9 haunted pubs and hotels in Hamsphire: Discover their spooky tales
- Credit: Archant
From shadowy seafarers and femme fatale, to phantom piano playing... many of Hampshire’s historic hostelries are packed to the rafters with tales of ghostly goings-on. Viv Micklefield takes a spine-tingling look at some of the spookiest
1) The White Hart, Andover
Weary travellers have been well served here since 1617 including a royal visit by Charles 1.
While inside, the different floor levels suggest the bar and dining area was once a series of much smaller rooms - the warped wooden pillars as well as photos of bygone Andover add some olde worlde atmosphere, accentuated by the washroom’s creaking door.
Ghosts: Look-out for the stained glass window which leads to the upstairs bedrooms where a tall lady dressed in green ‘walks’ the top corridor, along with a second less distinct female, and a semi-transparent male companion. Despite ghost hunters installing cameras, their identities remain unknown.
Spook factor: 6
2) Crown Hotel, Alton
Blocked-up passageways, including a secret tunnel to nearby St Lawrence’s Church and mystery steps behind the bar that lead to absolutely nowhere, add to this 450-year-old inn’s intrigue.
And, although the dining area is recently refurbished, timbers recycled from ancient warships remain visible.
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Ghosts: Step up to the fireplace and the sound of a dog used to be heard whimpering and scratching, while other canine companions behaved oddly when close by. With a former landlord reportedly finding unexplained paw prints, events took another turn in the 1960s when the discovery of a four-legged skeleton inside a wall cavity was linked to a dog who’d suffered a fatal blow at the hands of its drunken owner.
Keeping a watchful eye ‘Mona Lisa’ style on proceedings is celebrated Victorian ornithologist John Gould, whose picture hangs in one corner.
The sister of this once frequent guest reputedly roams one of the bedrooms, and there’s talk of ‘Patrick’ seen guarding the cellars. Today, clued-up staff gladly offer a well-thumbed copy of ‘The Haunted Places of Hampshire’ (Ian Fox) for added detail.
Spook factor: 8
3) Keppel’s Head Hotel, Portsmouth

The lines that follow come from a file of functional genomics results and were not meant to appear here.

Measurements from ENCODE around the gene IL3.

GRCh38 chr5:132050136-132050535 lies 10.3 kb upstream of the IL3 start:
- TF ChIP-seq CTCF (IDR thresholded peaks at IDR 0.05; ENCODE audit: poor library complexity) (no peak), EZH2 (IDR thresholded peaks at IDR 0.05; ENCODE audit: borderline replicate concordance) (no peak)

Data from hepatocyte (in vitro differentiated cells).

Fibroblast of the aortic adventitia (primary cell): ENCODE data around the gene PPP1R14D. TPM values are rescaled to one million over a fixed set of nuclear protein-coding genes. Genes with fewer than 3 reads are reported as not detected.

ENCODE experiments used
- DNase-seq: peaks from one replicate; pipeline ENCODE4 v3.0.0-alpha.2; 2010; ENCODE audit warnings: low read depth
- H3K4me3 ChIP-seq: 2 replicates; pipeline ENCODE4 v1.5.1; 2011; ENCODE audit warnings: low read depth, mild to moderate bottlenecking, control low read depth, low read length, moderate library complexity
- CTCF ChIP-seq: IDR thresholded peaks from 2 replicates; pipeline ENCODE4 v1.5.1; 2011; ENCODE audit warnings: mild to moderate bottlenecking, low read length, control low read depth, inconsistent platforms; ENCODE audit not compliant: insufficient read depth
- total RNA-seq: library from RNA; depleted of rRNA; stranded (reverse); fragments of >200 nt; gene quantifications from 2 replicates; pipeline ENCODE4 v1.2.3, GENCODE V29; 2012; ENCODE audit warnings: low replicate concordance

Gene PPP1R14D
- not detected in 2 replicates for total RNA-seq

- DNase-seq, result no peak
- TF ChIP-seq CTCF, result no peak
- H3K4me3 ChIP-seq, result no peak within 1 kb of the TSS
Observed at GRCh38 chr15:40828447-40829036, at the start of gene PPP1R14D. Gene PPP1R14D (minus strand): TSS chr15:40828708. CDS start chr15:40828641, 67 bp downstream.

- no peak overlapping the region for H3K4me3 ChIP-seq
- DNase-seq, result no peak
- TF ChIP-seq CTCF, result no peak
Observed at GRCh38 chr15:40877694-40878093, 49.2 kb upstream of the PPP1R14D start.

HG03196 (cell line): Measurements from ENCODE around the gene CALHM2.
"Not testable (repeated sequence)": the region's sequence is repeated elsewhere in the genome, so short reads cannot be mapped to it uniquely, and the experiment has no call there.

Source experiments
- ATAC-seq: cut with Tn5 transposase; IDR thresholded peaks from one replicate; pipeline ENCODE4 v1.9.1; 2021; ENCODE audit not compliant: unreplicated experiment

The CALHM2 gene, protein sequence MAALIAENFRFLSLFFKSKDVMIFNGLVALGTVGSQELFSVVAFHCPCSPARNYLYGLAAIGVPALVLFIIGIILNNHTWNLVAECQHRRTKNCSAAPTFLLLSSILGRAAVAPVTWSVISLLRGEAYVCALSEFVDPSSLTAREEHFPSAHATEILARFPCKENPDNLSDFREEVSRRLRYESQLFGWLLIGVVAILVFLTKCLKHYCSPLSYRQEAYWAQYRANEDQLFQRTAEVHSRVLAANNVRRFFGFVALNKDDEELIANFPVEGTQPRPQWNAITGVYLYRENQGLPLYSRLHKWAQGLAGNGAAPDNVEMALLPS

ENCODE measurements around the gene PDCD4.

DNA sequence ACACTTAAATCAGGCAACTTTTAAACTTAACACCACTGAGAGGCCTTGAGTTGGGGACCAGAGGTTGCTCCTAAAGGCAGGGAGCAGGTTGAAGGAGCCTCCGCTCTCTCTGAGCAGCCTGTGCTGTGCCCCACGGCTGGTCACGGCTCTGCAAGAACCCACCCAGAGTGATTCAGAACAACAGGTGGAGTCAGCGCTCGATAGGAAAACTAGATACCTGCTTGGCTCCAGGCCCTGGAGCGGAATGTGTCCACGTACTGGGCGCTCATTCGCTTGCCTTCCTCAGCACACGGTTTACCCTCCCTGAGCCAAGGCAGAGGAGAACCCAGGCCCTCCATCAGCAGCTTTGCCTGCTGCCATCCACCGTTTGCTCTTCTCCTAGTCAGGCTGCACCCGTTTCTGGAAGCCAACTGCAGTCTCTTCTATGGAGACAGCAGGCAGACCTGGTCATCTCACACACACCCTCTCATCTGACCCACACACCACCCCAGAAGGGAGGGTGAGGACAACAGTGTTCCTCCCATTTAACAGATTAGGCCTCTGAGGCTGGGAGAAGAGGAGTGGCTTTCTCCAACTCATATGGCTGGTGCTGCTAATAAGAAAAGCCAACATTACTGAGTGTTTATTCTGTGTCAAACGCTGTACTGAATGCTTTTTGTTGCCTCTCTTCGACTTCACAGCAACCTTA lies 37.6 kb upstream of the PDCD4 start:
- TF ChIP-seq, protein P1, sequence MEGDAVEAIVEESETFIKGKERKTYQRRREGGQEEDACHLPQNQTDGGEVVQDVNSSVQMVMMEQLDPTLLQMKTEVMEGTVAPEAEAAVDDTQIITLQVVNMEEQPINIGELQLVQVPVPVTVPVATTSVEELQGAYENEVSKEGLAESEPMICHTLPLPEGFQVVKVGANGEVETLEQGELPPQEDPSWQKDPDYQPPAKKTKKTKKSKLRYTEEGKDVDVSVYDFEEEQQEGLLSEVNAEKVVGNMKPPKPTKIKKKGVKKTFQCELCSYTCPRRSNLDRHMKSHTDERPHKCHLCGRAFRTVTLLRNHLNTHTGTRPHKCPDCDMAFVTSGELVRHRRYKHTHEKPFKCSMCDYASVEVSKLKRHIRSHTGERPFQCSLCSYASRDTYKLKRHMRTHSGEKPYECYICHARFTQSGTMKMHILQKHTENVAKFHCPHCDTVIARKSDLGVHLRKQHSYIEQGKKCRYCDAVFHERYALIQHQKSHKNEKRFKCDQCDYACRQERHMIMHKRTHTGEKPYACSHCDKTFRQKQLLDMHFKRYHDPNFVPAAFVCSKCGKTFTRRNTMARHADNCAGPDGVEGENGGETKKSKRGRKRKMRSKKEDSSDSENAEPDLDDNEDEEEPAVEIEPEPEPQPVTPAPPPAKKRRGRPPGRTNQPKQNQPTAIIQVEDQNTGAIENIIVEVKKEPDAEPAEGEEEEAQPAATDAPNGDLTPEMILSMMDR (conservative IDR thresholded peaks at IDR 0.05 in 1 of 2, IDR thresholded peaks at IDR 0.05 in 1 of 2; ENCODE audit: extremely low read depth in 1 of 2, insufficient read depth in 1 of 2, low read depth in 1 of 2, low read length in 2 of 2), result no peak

Built in 1779, Keppel’s Regency edifice stands in the shadow of Portsmouth’s Historic Dockyard with upper rooms still enjoying the sea views beloved by Alfred Russell Wallace (the co-discoverer with Charles Darwin of the Theory of Evolution), who once lodged here.
Ghosts: Most famous is Lionel ‘Buster’ Crabb, a former Navy commander and MI5 diver who vanished whilst attempting to spy on a Soviet warship docked at Portsmouth in April 1956. Since then, he’s also been spotted at the former Sally Port Inn, but Keppel’s retains bragging rights having been used exclusively by naval personnel.
Other “happenings” over the decades include the sound of piano playing, although the hotel has never had one.
A female guest has also felt a hand brush her face in the middle of the night and a woman staying in the same room says she was visited by a small child who ran their fingers through her hair.
Spook factor: 8
4) The Crown Inn, Bishops Waltham
This 16th century former coaching inn just off St George’s Square exudes history from the moment you step on to its flagstones.
Indeed, the famous guests include Admiral Villeneuve, Commander-in-Chief of the French and Spanish fleets, who was billeted here following the Battle of Trafalgar.
Ghosts: Amongst the apparitions have been a lady dressed in pink using a private staircase to the landlord’s flat, and a stable lad believed to have been kicked by a horse. But what excites ghost-hunters are the continuing tales of the unexplained.
Housekeepers working here have been pushed by laughing spectres, seen child’s hand prints appear on glass out of nowhere, noticed TVs and lights switching themselves on and off and found towels suddenly scattered on the floor.
Spook factor: 9
Some more of Hampshire’s spooky spots:
5) The Trooper Inn, Petersfield